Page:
As far as I can tell, she does do the quad setting and other exercises PT ordered. She does walk with the walker to toilet and down the hall to her kitchen, even a little farther, and back.

    I think she'd be OK and would continue to progress if Burnout wasn't reasonably, understandably tired of putting in such long hours, and if she could continue to receive OT, but the agency doing her home health is saying she's progressed as far as possible. I think her coverage is running out, though, and that is the real reason for the agency pulling out soon.

    She does need OT or to somehow learn to make a light meal, even if it's just microwaving a TV dinner and getting it to the table.

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    Quote from hppygr8ful
    To answer your question. Medicare does not allow for 100 days of coverage after an acute hospital stay. After and accident or illness that result in an acute hospital stay Medicare cover's 60 days of post acute care to help you recover and receive rehab. It should be noted that during the rehab phase if you stop making progress with rehab Medicare may stop paying. Medicare does not cover care that is considered custodial... ie.. Bathing, cooking, transportation etc...If your rehab stay goes beyond 60 days you must have secondary insurance to cover additional cost. It is a sad state of affairs that people live under the assumption that Medicare will pay for their final expenses. In most cases people who have not planned for their care are forced to go through all their assets then qualify for Medicaid.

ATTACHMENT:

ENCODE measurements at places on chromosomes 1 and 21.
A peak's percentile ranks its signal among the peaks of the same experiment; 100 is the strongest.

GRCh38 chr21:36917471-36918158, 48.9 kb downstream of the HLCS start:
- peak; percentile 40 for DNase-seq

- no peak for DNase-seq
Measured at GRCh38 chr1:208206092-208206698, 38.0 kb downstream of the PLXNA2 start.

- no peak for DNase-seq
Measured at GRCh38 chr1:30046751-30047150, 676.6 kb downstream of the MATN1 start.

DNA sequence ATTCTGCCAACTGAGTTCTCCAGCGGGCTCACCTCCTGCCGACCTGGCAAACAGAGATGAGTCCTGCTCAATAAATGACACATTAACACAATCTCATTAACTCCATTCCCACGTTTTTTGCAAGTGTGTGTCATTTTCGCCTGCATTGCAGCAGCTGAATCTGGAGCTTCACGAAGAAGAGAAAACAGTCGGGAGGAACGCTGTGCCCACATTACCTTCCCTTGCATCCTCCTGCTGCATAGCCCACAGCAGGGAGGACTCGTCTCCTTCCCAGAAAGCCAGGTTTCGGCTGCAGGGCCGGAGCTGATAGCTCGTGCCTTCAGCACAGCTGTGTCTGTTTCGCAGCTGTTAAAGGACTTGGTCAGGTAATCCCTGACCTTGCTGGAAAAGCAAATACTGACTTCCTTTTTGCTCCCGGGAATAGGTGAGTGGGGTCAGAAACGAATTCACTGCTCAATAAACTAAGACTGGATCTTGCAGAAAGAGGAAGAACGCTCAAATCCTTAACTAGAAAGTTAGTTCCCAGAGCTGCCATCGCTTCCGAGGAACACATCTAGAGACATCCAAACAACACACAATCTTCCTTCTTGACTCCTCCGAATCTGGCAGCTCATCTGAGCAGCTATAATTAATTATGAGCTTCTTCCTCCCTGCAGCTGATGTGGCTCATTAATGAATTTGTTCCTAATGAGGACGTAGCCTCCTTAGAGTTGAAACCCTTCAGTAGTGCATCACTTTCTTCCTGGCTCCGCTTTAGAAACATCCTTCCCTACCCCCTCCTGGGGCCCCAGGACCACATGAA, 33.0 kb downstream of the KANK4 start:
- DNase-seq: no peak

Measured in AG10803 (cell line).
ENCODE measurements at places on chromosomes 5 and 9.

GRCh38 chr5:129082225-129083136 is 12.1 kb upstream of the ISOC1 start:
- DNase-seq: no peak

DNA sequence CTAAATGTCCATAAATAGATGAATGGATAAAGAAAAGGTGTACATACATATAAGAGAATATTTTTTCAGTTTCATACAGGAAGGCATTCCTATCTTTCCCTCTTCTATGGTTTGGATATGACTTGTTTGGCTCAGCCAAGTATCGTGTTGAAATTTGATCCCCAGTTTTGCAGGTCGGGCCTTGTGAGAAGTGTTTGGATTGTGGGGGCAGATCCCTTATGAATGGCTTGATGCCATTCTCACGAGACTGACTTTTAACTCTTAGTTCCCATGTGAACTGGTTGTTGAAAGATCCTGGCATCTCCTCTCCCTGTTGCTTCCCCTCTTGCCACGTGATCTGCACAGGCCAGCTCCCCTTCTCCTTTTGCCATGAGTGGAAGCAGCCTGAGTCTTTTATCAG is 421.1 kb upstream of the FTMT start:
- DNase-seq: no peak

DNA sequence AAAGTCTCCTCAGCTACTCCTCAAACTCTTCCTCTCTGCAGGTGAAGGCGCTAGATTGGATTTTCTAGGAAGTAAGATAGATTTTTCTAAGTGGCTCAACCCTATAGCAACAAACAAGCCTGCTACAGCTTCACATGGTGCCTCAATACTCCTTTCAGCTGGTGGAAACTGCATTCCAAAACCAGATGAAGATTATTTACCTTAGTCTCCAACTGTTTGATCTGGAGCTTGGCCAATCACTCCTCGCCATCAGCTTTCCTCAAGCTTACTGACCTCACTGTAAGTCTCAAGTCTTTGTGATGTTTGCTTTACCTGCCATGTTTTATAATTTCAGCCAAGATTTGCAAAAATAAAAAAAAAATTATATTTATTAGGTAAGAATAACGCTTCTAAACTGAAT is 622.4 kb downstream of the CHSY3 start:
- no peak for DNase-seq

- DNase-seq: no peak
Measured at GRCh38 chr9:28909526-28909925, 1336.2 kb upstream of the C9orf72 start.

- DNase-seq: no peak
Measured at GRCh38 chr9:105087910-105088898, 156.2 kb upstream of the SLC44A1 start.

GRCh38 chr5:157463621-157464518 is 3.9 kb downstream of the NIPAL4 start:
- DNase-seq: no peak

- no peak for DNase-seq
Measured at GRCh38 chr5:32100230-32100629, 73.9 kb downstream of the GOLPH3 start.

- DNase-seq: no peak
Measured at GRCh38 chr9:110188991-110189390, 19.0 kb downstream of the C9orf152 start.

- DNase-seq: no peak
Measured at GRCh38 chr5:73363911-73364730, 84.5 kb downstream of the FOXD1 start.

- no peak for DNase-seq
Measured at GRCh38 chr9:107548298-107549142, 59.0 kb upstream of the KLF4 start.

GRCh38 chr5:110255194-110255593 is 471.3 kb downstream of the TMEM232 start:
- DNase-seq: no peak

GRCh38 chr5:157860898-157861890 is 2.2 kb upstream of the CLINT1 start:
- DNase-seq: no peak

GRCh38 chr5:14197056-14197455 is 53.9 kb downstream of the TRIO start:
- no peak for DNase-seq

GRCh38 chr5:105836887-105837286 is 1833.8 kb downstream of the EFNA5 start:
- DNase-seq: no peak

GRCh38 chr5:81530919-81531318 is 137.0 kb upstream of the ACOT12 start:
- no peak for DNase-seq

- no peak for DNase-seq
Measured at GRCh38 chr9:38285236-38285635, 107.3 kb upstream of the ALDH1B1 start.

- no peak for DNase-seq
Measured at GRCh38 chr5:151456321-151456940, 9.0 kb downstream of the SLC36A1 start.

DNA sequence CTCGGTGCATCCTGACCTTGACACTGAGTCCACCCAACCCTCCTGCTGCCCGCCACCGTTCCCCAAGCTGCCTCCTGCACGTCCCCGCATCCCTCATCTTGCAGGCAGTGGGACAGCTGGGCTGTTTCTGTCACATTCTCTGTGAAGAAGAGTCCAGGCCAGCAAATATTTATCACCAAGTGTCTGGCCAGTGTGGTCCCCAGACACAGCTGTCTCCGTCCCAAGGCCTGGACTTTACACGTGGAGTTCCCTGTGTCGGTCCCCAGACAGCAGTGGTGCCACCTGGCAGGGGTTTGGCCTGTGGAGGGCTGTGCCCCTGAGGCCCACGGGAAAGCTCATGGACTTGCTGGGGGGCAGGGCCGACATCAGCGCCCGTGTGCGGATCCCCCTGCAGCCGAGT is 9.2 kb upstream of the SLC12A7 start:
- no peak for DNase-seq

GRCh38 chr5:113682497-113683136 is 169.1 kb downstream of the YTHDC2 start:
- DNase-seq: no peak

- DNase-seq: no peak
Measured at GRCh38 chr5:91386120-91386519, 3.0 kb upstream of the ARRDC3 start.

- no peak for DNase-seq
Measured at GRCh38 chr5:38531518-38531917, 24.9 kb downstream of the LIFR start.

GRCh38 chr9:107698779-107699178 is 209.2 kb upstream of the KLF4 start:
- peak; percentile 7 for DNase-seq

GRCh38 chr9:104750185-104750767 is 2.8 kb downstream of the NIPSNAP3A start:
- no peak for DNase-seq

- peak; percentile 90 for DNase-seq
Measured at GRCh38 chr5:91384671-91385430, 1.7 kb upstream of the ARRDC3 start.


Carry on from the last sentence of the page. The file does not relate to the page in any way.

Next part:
Not 100? 60 is even worse.

    Maybe she got 100 because she had a supplemental insurance.

  • 2
    Hoosier_RN and JKL33 like this.

    Quote from JKL33
    Your actual role in this scenario is to request a SW consult through your agency. Maybe visit SSA or other agency to gather information. If you have extensive senior services in your county, I don't think it would be out of line for you to visit some resources there and find out information that could apply to an individual in a different county (info about M'care, SSD, recommended lawyers, stuff like that) - - if you wish to volunteer time in this way.

    I have sort of chastised a few coworkers before for being really angry that family members declined to come to the aid of some of our elderly ED patients. Coworkers can't imagine what kind of a sick, selfish individual doesn't come to the aid of their elderly family member when needs arise. Well - - sometimes it has to do with what all has transpired in the past 60+ years. It's very sad to witness but sometimes it is just no one's fault. Sometimes it's actually due to relationship choices the patient freely made earlier in life.